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Question is a VA exists

  1. Sep 17, 2009 #1
    1. The problem statement, all variables and given/known data
    If f(-6) = 3, is it possible for there to be a vertical asymptote at x=-6?
    The limit as x approaches -6 is positive infinity, but there f(-6) is defined by the value of -3. Or, since VAs refer to the line, the fact that f(-6) doesn't matter?
  2. jcsd
  3. Sep 17, 2009 #2


    Staff: Mentor

    How f is defined at x = -6 doesn't matter.

    Here is an example function that has the behavior you describe.

    f(x) = 1/(x + 6), if x != -6
    f(x) = 3, if x = -6

    This function has a vert. asymptote at x = -6, even though f(-6) is defined.
  4. Sep 17, 2009 #3
    Another question:
    For the piecewise,
    f(x){-x+1 , 0<=x<1
    {1, 1<=x<2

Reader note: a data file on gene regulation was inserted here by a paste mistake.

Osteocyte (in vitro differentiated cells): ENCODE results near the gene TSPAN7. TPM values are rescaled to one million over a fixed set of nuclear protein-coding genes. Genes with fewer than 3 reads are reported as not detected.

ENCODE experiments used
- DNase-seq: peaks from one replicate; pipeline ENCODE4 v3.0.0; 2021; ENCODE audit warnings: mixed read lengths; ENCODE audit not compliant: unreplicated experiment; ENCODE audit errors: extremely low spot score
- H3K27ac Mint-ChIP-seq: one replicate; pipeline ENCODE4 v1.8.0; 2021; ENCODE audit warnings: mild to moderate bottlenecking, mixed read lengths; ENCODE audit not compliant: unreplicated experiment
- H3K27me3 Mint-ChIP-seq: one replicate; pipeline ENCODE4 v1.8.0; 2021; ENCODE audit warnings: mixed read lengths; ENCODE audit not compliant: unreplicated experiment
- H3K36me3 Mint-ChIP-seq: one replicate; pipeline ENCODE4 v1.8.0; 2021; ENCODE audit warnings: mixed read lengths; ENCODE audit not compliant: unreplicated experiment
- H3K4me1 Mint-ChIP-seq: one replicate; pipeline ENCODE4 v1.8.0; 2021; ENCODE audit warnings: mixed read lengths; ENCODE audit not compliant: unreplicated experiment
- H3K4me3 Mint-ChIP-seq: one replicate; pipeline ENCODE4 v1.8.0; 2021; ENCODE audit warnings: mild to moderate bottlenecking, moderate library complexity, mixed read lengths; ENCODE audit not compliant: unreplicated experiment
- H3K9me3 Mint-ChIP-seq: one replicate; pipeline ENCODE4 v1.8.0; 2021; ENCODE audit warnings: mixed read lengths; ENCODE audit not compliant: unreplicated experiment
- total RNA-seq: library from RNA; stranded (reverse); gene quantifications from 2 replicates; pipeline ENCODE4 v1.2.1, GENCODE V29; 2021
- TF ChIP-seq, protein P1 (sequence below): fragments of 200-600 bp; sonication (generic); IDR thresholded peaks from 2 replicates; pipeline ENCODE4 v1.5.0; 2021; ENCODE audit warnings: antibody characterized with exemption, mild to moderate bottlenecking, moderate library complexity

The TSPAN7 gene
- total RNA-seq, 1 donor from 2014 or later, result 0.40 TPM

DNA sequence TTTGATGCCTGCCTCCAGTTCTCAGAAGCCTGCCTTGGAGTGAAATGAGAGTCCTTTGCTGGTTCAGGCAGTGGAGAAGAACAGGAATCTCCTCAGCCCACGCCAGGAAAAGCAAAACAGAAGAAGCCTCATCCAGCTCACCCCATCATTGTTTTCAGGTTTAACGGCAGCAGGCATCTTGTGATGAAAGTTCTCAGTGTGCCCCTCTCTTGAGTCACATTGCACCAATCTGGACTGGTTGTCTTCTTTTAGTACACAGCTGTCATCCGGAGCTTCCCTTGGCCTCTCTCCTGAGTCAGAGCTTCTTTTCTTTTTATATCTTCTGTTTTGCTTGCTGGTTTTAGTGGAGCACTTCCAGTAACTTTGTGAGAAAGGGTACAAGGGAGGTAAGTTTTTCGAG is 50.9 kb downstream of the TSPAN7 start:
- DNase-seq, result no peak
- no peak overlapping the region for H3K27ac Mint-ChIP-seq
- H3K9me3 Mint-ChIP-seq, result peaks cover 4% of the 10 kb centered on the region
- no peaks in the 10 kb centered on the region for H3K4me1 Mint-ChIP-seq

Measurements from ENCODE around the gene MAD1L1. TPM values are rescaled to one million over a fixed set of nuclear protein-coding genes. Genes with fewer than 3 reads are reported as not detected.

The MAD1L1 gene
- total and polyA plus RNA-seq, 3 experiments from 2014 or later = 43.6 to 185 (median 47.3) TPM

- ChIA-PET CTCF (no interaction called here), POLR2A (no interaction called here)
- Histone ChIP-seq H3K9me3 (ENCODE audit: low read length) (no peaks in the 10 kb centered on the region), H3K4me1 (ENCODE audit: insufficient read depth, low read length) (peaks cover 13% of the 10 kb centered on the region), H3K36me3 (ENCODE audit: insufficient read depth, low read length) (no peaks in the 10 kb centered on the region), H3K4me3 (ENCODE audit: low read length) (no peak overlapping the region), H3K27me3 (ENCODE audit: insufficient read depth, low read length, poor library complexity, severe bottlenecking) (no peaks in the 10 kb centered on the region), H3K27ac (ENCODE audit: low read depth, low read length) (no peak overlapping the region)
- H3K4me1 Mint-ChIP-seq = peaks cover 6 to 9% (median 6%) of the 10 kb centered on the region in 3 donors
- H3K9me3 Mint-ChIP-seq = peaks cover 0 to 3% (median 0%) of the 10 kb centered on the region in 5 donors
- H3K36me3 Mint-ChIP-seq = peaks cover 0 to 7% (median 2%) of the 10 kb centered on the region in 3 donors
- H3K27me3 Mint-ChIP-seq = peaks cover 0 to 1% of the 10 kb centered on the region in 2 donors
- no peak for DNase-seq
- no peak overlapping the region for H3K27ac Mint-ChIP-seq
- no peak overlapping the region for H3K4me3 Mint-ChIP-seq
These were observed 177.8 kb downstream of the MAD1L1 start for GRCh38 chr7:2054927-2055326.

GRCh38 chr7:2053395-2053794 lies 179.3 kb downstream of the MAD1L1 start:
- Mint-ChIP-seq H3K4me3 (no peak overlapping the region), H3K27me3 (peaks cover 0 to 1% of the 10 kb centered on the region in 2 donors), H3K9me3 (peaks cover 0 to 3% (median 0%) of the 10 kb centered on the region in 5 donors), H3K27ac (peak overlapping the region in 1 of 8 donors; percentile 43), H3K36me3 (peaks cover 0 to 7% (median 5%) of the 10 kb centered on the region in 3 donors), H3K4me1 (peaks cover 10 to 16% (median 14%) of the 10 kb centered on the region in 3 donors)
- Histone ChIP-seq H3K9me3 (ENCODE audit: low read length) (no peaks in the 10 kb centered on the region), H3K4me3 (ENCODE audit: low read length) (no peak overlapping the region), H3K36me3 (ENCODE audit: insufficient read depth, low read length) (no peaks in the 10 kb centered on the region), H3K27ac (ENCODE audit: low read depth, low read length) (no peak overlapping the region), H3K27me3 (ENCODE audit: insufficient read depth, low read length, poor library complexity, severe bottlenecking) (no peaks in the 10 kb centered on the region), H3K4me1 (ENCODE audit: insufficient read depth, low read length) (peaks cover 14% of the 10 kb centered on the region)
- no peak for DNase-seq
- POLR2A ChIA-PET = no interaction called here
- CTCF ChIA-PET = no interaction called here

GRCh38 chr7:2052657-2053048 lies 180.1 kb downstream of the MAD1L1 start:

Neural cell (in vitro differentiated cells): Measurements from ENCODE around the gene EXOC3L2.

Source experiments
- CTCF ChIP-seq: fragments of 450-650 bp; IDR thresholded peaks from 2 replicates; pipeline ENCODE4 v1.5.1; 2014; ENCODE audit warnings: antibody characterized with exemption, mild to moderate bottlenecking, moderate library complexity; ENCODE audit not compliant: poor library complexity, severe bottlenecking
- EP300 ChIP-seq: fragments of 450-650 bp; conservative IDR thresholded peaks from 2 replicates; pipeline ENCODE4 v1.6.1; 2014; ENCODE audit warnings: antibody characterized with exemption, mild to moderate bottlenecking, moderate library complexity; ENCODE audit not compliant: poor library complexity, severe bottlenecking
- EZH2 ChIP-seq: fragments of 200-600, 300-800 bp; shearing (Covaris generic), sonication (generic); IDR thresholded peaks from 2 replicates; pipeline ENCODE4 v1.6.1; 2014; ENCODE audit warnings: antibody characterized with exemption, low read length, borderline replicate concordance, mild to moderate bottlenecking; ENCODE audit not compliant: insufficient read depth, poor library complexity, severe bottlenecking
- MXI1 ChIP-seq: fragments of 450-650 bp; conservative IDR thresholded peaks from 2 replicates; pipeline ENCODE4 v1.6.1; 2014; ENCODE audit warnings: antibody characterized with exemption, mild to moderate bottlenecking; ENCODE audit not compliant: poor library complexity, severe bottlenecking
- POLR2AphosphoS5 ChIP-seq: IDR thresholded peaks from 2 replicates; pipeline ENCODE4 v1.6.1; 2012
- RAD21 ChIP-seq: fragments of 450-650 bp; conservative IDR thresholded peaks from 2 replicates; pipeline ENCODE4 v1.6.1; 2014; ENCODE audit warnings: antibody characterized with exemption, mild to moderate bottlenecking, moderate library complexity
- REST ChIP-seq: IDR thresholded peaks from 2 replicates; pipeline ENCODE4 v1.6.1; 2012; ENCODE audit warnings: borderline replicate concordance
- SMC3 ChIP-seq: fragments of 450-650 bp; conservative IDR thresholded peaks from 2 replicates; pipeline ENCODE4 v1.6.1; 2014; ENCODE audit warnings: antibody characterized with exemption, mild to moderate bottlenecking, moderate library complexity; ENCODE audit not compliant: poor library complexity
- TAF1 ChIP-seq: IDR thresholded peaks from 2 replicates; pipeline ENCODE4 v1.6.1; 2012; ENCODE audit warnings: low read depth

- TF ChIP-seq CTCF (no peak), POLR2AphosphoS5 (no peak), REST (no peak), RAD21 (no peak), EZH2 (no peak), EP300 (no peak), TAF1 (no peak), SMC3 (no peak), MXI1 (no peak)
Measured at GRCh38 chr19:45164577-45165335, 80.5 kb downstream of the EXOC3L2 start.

What is the limit as x approaches 1?

    Do I do?
    -x+1 = 1
    So 0+1 = 1
    and 1
    So the limit is 1? Or does it not exist?
  5. Sep 17, 2009 #4


    Staff: Mentor

    For a limit to exist, both one-sided limits must exist and must be equal.
    So you need to find these limits:
    [tex]\lim_{x \rightarrow 1^+}f(x)[/tex]
    [tex]\lim_{x \rightarrow 1^-}f(x)[/tex]
    If both exist and are equal, then
    [tex]\lim_{x \rightarrow 1}f(x)[/tex]
    exists and is equal to the common value.
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